Photo description: Albino children take a break on Jan. 25, 2009 in a recreational hall at the Mitindo Primary School for the blind, which has become a rare santuary for albino children.
Following is an excerpt from this story in Canada's National Post about the killing of albino people in Tanzania for their body parts, and the efforts of philanthropist Peter Ash's foundation Under the Same Sun to help stop them. According to official numbers, at least 45 albino people have been killed but the real number may be closer to double that. See also this earlier article in the New York Times.
To the vicious hunters of northwestern Tanzania, she is "zeru zeru" -- invisible, inhuman, a ghost.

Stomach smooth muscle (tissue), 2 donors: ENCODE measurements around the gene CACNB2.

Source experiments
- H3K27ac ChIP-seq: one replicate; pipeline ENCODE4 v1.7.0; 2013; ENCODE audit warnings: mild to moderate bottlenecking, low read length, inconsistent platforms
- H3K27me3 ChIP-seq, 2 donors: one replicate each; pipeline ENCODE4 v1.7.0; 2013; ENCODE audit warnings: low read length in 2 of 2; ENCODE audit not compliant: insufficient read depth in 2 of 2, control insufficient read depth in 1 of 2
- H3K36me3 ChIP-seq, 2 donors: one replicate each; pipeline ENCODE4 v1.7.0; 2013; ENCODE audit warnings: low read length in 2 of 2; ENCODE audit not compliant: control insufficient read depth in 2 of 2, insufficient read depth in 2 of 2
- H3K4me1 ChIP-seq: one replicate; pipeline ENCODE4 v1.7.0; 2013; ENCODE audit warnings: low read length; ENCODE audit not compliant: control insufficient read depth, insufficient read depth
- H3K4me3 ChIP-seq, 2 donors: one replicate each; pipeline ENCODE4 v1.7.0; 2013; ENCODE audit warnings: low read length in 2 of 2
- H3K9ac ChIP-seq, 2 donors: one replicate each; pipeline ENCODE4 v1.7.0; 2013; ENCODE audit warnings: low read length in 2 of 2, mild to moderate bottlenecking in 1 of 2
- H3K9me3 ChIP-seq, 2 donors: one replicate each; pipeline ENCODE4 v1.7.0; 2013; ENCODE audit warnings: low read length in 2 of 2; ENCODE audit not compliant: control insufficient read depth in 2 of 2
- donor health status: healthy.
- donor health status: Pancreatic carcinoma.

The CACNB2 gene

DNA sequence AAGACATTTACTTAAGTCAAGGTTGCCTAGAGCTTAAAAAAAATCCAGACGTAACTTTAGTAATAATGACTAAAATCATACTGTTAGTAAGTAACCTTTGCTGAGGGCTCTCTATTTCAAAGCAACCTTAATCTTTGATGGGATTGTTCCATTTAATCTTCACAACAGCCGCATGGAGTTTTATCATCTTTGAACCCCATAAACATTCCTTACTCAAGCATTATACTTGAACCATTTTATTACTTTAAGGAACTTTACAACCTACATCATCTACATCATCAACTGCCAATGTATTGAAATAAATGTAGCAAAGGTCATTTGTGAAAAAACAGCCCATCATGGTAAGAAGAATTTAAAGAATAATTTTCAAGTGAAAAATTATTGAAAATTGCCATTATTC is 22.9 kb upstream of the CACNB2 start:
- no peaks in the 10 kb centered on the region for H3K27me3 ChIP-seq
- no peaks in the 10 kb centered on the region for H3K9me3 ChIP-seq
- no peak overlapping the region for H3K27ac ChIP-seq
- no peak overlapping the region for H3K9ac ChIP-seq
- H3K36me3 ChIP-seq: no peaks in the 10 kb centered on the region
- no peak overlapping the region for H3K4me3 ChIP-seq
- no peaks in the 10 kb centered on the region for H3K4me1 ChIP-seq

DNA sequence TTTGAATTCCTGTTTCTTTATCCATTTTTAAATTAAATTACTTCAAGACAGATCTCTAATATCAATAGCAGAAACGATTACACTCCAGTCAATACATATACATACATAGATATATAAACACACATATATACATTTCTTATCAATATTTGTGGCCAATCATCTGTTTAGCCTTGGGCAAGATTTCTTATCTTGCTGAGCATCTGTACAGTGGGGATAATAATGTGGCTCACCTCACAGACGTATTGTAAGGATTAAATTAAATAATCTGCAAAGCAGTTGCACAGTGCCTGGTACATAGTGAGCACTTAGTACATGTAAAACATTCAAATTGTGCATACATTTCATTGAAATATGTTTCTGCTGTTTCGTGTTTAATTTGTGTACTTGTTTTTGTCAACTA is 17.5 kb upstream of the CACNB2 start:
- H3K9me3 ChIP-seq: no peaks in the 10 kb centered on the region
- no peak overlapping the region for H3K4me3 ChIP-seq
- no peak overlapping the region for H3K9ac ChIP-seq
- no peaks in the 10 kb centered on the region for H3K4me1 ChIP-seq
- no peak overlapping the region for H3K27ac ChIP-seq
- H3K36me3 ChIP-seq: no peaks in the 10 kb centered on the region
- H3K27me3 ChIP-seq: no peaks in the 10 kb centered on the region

Under cover of darkness, a group of men charge into young Viviana's room in the middle of the night, pin her pale form immobile, and hack off one of her little legs as her sister screams in horror.
Viviana, shockingly, is among the lucky ones. The commotion draws the attention of neighbours, and the attackers slip off into the night without finishing the job. She is left an amputee, but alive.
The single albino leg will fetch upwards of $1,000 in a gruesome market controlled by powerful Tanzanian witch doctors, who grind the bones into potions and repurpose them as good luck charms for struggling miners and fishermen.
The story sounds apocryphal, yet albinos are shunned and subject to social discrimination in many parts of Africa. There are reports of albinos being murdered in Burundi, and in Tanzania many albinos fear being kidnapped, dismembered, murdered.
The full story here ...